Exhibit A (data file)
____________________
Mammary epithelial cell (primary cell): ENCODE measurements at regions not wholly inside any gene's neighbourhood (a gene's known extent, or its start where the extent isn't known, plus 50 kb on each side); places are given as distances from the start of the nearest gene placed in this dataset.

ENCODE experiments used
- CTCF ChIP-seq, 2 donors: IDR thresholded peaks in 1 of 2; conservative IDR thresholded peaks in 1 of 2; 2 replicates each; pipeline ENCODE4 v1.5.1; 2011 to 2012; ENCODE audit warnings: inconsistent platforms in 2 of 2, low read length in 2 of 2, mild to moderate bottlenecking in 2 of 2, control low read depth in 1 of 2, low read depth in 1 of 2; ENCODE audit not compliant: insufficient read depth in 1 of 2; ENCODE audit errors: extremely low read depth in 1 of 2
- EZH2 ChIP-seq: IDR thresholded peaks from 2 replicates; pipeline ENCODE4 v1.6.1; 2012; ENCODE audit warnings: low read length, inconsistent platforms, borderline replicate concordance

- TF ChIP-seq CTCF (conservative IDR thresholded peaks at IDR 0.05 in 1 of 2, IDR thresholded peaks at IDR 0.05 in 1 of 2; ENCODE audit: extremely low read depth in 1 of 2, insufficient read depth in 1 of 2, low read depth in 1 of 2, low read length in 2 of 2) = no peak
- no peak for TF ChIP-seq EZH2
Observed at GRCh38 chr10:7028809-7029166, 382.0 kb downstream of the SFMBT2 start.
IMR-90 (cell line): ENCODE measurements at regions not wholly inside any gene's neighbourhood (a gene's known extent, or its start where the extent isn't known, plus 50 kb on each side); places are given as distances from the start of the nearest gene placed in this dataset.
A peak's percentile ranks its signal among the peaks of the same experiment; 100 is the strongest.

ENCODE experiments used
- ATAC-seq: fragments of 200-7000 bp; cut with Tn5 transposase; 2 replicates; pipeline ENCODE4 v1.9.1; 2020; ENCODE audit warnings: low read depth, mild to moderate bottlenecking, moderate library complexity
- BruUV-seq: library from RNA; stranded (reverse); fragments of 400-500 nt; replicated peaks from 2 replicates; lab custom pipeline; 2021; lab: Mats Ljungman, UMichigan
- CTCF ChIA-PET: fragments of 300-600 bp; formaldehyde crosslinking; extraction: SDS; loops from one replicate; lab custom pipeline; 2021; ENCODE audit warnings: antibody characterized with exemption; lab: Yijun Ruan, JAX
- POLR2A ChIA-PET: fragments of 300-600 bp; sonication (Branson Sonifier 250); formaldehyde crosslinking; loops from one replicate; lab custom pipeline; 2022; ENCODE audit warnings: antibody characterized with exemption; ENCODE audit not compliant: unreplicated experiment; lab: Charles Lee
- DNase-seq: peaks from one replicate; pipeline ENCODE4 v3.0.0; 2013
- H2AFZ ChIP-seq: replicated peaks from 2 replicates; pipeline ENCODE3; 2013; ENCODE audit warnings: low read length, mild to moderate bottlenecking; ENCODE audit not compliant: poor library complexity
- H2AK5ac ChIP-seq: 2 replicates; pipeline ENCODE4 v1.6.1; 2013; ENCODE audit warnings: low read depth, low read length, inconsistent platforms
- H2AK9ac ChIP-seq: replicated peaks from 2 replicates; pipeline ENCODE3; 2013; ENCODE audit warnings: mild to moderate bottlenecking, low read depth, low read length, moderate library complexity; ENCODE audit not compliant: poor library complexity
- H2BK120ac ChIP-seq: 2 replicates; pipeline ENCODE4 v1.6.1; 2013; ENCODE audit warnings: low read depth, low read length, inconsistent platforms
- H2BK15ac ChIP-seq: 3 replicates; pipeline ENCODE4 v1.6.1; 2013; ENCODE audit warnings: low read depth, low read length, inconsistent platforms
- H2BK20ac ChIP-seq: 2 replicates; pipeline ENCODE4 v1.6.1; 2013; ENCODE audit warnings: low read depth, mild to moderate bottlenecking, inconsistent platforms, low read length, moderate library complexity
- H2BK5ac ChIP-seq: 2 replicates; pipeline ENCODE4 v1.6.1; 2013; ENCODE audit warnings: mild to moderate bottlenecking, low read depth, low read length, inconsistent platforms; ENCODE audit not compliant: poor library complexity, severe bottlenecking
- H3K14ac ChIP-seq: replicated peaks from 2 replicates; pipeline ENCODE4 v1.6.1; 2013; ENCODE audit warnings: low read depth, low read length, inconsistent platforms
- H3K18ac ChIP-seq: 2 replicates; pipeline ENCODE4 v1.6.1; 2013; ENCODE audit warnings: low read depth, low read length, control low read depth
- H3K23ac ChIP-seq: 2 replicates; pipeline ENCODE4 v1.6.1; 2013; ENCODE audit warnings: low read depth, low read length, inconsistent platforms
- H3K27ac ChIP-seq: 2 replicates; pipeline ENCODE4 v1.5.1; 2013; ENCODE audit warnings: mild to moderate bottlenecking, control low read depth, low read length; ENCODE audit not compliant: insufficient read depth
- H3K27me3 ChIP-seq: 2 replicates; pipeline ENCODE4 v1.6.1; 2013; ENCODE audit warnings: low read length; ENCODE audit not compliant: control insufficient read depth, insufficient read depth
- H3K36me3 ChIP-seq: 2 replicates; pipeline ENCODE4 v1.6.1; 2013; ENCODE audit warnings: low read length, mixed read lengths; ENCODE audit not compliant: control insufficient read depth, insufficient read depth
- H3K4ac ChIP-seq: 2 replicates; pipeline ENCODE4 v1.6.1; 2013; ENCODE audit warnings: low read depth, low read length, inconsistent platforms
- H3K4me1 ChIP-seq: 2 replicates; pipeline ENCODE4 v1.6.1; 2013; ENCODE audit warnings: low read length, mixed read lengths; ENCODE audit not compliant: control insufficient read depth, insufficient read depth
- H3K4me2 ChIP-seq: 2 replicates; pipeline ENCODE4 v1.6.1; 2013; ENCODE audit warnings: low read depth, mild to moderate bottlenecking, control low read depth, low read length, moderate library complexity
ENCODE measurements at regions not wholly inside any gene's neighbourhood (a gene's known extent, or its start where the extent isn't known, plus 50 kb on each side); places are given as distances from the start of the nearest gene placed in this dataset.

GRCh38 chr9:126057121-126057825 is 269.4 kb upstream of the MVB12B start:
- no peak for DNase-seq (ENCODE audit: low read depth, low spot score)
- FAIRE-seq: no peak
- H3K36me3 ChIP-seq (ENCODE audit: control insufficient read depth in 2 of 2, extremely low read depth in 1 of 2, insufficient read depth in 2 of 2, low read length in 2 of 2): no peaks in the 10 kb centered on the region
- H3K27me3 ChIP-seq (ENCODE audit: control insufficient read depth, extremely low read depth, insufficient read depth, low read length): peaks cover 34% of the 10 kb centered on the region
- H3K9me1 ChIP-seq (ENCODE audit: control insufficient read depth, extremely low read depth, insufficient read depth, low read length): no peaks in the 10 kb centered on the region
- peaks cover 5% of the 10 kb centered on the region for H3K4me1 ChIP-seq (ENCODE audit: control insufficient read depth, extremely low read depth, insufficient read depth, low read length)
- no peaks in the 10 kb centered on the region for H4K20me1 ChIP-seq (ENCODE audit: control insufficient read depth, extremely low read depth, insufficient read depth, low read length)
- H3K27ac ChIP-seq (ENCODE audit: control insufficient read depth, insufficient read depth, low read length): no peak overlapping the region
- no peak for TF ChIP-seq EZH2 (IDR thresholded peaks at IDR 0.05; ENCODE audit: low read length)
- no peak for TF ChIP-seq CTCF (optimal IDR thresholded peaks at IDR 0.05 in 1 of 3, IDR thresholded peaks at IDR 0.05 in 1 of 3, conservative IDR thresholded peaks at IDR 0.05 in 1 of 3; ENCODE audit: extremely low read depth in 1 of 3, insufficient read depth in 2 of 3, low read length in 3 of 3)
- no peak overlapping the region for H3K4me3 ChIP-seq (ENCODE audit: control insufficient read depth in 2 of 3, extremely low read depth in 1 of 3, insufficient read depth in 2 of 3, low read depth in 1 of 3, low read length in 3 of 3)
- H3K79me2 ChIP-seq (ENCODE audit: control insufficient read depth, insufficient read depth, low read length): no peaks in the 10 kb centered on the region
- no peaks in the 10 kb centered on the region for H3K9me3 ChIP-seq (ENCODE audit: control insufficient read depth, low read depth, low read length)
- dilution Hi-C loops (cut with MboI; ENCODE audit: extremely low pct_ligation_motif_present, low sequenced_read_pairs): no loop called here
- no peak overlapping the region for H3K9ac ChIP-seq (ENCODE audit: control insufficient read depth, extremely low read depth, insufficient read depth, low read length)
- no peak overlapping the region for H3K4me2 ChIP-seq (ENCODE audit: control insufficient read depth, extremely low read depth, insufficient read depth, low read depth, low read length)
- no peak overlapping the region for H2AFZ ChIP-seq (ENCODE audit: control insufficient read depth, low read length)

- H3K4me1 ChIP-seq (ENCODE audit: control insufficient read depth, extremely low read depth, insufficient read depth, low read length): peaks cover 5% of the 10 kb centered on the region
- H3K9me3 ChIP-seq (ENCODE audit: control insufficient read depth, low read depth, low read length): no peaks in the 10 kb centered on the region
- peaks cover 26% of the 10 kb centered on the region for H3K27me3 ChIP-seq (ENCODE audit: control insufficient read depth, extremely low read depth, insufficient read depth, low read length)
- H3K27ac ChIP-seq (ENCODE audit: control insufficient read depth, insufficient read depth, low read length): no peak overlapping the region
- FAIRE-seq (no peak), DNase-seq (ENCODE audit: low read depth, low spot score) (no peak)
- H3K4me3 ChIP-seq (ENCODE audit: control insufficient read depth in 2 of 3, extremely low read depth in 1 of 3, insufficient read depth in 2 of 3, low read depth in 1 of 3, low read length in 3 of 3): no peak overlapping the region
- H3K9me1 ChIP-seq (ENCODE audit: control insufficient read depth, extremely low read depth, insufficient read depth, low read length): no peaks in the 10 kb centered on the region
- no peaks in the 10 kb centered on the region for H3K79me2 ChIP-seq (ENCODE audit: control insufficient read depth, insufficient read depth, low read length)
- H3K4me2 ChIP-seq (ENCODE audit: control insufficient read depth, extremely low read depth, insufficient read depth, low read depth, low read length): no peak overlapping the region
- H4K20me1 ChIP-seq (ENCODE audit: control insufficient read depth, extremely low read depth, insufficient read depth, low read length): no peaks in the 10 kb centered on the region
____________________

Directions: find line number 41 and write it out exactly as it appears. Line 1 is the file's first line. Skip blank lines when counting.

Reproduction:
- H3K27ac ChIP-seq (ENCODE audit: control insufficient read depth, insufficient read depth, low read length): no peak overlapping the region